The sound effects during a race are done extremely well; each car even has there own distinct engine and boost sound. Something really awesome is that you can hear your rivals boosting behind you; using this tool, you will know they are about to come screaming past your vehicle. The effect used when destroying another vehicle has just the right kind of sound byte attached. For some reason, unless you are using the first-person-view, you engine will seem too soft. There is no music/sound volume control either; I am not sure why the Amusement Vision left this option out.

The voice-acting can get downright atrocious at times, not to mention the character’s voices themselves; you may start getting memories of the Sonic Adventure series. At the very least though, the voices work well enough to move along the story.


The latest game in the F-Zero series marks the arrival of the past and present king of futuristic racing. The collaboration between Sega and Nintendo was a wonderful success with the best F-Zero yet.

Graphics 9.5/10
Pros: Stunning and amazing graphics with amazingly fast speed.
Cons: Overload of detail causes too many crashes at the beginning.
Sound 8.6/10
Pros: Soundtrack is very good and matches the tracks well
Cons: F-Zero X’s soundtrack is still way better.
Replay Value 10.0/10
Pros: Endless unlockables ensures your playing time will never cease.
Cons: N/A
Gameplay 9.5/10
Pros: Awesome, awesome racing action. Truly better than F-Zero X in nearly every way.
Cons: Multiplayer can still improve greatly and a track editor should have been included.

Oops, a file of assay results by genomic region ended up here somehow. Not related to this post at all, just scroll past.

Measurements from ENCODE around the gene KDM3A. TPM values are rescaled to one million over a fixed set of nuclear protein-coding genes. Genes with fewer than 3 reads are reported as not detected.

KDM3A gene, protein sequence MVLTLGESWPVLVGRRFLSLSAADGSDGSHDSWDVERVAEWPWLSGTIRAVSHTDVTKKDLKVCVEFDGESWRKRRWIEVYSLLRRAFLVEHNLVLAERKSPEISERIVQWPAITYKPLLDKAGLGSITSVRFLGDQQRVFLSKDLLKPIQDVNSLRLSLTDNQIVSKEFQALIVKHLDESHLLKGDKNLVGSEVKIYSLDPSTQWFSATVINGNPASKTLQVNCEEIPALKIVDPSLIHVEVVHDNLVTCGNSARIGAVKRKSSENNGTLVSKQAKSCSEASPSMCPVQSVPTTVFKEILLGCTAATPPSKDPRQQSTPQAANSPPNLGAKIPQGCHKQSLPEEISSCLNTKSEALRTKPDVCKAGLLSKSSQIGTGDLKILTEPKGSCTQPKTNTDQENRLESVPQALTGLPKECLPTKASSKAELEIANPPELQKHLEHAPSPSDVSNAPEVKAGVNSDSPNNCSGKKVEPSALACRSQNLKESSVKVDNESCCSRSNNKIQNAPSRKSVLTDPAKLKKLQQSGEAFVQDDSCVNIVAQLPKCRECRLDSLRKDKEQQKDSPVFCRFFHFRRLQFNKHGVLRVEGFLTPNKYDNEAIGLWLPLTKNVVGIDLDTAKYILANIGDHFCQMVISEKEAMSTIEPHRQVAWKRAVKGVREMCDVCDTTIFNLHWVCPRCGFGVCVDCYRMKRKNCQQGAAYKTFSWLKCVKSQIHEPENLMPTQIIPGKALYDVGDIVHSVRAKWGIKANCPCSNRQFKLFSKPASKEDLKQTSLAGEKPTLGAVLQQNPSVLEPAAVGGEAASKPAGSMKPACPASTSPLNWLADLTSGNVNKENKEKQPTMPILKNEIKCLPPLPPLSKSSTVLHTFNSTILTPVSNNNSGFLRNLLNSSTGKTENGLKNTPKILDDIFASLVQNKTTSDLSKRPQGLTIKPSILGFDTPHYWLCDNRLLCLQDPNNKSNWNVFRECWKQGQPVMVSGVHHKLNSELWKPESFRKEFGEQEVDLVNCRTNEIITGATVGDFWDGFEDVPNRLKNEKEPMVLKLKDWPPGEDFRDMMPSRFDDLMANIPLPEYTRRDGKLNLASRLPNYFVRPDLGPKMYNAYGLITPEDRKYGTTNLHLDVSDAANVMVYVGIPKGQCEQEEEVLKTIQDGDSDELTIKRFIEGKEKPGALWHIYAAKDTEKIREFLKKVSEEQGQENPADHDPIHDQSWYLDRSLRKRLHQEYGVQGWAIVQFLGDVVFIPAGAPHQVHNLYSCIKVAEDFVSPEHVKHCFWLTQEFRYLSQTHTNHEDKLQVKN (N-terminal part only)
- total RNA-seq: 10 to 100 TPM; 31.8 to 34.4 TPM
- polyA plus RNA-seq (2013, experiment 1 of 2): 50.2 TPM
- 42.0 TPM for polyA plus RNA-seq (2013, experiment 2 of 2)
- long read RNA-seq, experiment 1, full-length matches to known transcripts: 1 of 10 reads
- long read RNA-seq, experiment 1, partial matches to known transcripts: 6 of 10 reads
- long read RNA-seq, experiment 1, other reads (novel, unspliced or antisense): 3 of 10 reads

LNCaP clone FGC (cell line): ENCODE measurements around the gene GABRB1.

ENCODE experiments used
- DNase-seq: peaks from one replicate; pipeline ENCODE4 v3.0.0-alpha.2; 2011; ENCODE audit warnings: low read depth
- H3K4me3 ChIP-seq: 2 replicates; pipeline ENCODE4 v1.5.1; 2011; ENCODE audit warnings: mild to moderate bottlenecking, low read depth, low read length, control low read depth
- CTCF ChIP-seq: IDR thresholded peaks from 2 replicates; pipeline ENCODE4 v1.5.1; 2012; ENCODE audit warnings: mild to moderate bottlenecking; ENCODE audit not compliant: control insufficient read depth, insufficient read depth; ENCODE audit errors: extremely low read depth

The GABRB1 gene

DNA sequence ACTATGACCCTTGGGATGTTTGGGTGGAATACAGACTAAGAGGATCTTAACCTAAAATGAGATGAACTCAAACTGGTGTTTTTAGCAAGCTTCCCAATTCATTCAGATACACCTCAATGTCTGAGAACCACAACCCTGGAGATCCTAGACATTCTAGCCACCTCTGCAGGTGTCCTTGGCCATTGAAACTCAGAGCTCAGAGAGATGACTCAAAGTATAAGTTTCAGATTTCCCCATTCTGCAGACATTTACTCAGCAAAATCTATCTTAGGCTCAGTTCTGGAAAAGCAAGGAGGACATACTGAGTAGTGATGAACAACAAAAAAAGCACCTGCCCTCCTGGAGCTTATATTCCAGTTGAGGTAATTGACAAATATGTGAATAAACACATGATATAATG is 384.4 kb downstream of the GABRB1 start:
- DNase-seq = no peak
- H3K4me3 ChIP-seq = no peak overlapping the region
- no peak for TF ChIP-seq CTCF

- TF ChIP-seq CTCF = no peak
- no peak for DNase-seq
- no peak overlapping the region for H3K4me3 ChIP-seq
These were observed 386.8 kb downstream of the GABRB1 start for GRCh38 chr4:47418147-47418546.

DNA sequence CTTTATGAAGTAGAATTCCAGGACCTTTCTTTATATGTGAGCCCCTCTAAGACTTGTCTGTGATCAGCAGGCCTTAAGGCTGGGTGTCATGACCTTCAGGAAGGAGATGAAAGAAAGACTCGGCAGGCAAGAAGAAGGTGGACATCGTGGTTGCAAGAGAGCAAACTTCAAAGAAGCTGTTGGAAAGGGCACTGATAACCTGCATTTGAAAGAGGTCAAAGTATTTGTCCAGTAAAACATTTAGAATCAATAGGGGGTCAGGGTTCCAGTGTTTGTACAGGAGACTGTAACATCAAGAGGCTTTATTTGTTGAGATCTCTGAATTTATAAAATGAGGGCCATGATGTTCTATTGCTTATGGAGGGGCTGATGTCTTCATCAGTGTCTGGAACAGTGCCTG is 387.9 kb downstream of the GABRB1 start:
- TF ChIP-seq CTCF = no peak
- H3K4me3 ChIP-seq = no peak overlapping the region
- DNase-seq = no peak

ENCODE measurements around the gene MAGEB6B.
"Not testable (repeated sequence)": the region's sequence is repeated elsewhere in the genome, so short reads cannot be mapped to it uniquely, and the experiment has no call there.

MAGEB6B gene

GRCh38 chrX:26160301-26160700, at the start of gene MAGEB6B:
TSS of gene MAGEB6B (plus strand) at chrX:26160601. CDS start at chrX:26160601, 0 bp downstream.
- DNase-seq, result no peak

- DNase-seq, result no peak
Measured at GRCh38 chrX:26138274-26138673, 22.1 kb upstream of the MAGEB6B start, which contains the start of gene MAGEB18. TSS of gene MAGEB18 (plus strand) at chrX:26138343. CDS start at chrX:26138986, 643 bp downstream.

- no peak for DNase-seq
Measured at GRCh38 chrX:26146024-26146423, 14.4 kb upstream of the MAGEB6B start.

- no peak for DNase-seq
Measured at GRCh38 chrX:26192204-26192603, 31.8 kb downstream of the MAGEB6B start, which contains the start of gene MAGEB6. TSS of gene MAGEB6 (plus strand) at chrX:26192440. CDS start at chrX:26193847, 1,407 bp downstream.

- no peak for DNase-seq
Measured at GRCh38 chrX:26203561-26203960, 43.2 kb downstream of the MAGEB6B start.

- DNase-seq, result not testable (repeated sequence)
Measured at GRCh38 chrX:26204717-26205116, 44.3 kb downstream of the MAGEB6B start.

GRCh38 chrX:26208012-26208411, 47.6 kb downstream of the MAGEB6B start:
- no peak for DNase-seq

Overall Rating 9.5/10

Amusement Vision
Nintendo /Sega
Release Date
Aug. 25th 2003

Offline couchmonkey

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« Reply #1 on: October 28, 2004, 05:56:56 AM »
Nice review!  Suddenly I feel like getting this game again!
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Offline Deguello

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« Reply #2 on: November 04, 2004, 08:38:40 AM »
I agree wholeheartedly.  I will have you know that not liking F-Zero GX is a criminal offense in Deguello-town.
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Offline nitsu niflheim

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« Reply #3 on: November 04, 2004, 01:52:20 PM »
Well, I used to play F-Zero on SNES every moment I got, but F-Zero GX really doesn't feel the same.  I playe dit a few times the day I got it, and since then it has sat in my game/dvd rack collecting dust.

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Offline KnowsNothing

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« Reply #4 on: November 06, 2004, 02:27:36 PM »
It doesn't feel the same because the SNES version had you racing at medium speeds on fairly flat tracks.  It's the same as comparing the original Mario Kart with Double Dash!!.   When you look at the specifics you realize the similarities, but as a whole the game just doesn't have the same feel.

But in all cases mentioned, I consider the change to be a good thing.
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Offline kirby_killer_dedede

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« Reply #5 on: December 24, 2004, 08:28:37 AM »
Heh.  I like the new GBA one more than this.

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Offline 1day

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« Reply #6 on: December 28, 2004, 03:53:03 PM »

Originally posted by: kirby_killer_dedede
Heh.  I like the new GBA one more than this.

I find that completely ridiculous. First of all, the grand prix and story mode are too easy. Where's the master level and why does it take more than a minute for all the cars to pass by me (really ridiculous). The controls are almost too complex for their own good because there is not enough buttons on the GBA to have a separate turbo and attack (which work horribly in the game by the way).  The turbo didn't matter in Maximum Velocity because it was a limited one. Unless you specifically tell me outright then I have no idea why you would enjoy it more (now it does sport some really cool tracks but the bouncy physics, just no). This is the one F-Zero game that I sold!